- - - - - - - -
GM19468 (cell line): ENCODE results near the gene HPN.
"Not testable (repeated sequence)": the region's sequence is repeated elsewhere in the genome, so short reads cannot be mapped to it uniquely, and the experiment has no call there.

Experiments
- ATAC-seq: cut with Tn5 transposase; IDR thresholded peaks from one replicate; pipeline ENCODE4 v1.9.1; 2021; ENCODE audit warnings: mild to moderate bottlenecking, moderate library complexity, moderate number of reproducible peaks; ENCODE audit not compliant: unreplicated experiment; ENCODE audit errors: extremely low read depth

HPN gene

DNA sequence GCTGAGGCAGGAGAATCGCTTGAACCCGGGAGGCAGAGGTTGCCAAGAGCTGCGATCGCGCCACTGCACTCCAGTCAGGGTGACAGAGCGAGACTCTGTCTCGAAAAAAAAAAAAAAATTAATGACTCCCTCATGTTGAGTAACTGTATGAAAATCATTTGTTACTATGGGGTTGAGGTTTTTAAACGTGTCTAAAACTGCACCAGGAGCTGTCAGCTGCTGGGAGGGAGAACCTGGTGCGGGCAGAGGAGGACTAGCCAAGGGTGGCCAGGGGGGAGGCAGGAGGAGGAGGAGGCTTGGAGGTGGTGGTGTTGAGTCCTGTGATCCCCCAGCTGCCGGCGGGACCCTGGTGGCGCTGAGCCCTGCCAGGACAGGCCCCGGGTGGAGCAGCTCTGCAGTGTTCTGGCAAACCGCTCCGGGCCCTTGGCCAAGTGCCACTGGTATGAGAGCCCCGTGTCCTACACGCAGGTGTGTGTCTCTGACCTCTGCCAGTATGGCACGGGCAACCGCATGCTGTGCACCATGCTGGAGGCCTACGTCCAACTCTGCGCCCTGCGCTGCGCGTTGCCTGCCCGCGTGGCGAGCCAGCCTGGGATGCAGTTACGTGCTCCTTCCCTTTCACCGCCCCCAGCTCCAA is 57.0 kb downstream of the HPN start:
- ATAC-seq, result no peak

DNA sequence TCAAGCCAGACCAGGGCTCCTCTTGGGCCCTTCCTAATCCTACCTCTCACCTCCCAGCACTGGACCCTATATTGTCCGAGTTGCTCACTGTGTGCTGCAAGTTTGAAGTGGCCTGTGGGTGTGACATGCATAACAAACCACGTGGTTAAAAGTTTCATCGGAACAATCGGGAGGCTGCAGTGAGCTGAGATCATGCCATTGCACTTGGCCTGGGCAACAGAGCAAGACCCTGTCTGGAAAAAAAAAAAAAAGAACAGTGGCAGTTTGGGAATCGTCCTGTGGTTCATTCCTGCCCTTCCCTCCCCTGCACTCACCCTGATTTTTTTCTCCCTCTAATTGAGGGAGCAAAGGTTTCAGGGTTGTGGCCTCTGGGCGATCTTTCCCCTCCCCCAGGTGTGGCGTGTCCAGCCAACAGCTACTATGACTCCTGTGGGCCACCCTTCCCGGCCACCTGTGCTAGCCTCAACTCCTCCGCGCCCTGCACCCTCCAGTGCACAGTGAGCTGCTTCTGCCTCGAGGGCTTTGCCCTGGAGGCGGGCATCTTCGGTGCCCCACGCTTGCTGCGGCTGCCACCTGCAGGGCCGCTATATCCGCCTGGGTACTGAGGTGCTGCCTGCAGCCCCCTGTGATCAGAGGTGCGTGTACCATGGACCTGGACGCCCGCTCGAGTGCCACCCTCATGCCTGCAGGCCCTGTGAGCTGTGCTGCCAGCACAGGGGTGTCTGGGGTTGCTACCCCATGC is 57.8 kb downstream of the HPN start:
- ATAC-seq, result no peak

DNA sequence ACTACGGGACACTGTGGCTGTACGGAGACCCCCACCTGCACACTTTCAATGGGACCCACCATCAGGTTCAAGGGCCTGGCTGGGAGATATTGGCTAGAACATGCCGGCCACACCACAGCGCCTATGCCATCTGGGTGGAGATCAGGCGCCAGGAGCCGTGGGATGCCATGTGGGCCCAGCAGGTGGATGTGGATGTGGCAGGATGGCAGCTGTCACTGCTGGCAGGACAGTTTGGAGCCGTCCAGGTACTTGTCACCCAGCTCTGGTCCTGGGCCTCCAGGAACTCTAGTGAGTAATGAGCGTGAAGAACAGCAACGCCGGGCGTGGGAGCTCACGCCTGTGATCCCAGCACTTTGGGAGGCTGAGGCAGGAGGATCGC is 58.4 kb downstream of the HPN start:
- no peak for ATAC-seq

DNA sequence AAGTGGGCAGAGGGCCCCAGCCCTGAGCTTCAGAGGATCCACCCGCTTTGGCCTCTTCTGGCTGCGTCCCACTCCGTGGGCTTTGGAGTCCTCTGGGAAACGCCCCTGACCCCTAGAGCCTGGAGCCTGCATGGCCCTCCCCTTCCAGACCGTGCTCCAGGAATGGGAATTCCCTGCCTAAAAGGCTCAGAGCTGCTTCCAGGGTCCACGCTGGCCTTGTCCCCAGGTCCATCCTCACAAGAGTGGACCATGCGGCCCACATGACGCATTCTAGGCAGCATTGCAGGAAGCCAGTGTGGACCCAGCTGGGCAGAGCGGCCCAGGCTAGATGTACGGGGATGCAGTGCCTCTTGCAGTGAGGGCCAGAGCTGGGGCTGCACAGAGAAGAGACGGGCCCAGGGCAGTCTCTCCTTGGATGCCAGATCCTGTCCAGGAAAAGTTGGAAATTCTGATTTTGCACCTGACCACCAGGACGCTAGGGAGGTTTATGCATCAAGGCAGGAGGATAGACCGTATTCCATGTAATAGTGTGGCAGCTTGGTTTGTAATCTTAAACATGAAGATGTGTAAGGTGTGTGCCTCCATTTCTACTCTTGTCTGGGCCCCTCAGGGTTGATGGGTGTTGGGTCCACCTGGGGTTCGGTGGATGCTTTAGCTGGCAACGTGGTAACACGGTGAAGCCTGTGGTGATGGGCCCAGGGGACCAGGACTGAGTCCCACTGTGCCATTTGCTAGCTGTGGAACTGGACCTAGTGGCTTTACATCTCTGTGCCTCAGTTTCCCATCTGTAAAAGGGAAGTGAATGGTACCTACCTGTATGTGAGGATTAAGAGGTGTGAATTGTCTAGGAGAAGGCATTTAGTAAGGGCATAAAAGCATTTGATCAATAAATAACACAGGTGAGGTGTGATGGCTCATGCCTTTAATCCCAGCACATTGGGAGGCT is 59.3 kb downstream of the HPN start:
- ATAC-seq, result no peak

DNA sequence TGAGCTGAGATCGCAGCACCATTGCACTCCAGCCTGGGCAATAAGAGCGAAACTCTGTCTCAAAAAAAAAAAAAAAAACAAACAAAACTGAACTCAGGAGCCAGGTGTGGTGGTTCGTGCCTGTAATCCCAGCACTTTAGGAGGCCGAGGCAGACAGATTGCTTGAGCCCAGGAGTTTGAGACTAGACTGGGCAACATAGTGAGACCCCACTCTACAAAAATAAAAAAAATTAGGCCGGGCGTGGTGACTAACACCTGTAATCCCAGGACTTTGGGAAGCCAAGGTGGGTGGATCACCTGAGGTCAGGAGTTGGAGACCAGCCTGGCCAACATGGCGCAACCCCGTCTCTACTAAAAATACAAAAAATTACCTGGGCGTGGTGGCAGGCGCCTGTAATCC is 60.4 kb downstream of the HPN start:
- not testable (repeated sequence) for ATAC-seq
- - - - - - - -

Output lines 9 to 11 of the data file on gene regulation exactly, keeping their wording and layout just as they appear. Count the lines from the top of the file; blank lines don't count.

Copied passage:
- ATAC-seq, result no peak

DNA sequence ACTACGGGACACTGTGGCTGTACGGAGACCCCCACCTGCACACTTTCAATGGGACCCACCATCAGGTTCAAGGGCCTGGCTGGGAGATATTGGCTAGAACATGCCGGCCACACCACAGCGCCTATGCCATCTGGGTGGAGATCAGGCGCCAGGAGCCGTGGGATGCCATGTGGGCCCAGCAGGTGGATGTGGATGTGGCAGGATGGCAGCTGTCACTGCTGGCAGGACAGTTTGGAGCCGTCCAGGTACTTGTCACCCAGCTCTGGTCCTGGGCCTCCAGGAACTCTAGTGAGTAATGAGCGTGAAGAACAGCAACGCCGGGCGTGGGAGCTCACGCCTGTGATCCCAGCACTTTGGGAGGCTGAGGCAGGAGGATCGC is 58.4 kb downstream of the HPN start:
- no peak for ATAC-seq